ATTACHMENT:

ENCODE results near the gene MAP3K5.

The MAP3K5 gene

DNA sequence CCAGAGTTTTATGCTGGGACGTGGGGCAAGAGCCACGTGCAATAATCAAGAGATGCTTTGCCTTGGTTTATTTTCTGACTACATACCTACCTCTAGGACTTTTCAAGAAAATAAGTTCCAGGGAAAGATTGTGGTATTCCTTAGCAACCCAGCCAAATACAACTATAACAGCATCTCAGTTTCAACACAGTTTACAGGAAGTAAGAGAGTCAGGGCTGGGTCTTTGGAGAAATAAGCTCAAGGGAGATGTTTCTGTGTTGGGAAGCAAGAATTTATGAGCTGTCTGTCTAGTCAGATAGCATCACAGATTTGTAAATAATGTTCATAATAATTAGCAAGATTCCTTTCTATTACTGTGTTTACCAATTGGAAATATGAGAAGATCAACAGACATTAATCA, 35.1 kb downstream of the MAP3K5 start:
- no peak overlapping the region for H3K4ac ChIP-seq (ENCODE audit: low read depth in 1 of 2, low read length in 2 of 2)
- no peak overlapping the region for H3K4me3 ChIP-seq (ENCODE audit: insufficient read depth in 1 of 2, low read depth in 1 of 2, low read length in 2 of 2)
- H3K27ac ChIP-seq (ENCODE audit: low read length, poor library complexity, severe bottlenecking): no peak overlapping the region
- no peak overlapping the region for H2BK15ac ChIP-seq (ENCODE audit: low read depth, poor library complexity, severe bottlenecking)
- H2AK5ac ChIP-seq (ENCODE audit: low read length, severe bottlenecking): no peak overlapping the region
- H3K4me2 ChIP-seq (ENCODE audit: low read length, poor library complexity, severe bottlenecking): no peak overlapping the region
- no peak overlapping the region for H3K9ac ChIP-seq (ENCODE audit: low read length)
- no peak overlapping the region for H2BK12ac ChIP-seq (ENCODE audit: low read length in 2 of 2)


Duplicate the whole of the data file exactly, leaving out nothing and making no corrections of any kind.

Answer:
ENCODE results near the gene MAP3K5.

The MAP3K5 gene

DNA sequence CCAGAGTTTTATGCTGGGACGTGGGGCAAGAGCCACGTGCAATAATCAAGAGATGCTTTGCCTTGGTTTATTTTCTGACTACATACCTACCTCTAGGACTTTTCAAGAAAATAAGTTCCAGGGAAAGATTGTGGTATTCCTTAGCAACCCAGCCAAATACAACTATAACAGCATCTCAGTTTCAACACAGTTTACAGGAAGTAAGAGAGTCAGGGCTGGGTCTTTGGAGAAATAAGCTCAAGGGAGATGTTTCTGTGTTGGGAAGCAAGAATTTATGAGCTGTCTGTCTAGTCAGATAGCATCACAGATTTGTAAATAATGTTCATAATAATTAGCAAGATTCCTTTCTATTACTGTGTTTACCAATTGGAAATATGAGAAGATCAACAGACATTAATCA, 35.1 kb downstream of the MAP3K5 start:
- no peak overlapping the region for H3K4ac ChIP-seq (ENCODE audit: low read depth in 1 of 2, low read length in 2 of 2)
- no peak overlapping the region for H3K4me3 ChIP-seq (ENCODE audit: insufficient read depth in 1 of 2, low read depth in 1 of 2, low read length in 2 of 2)
- H3K27ac ChIP-seq (ENCODE audit: low read length, poor library complexity, severe bottlenecking): no peak overlapping the region
- no peak overlapping the region for H2BK15ac ChIP-seq (ENCODE audit: low read depth, poor library complexity, severe bottlenecking)
- H2AK5ac ChIP-seq (ENCODE audit: low read length, severe bottlenecking): no peak overlapping the region
- H3K4me2 ChIP-seq (ENCODE audit: low read length, poor library complexity, severe bottlenecking): no peak overlapping the region
- no peak overlapping the region for H3K9ac ChIP-seq (ENCODE audit: low read length)
- no peak overlapping the region for H2BK12ac ChIP-seq (ENCODE audit: low read length in 2 of 2)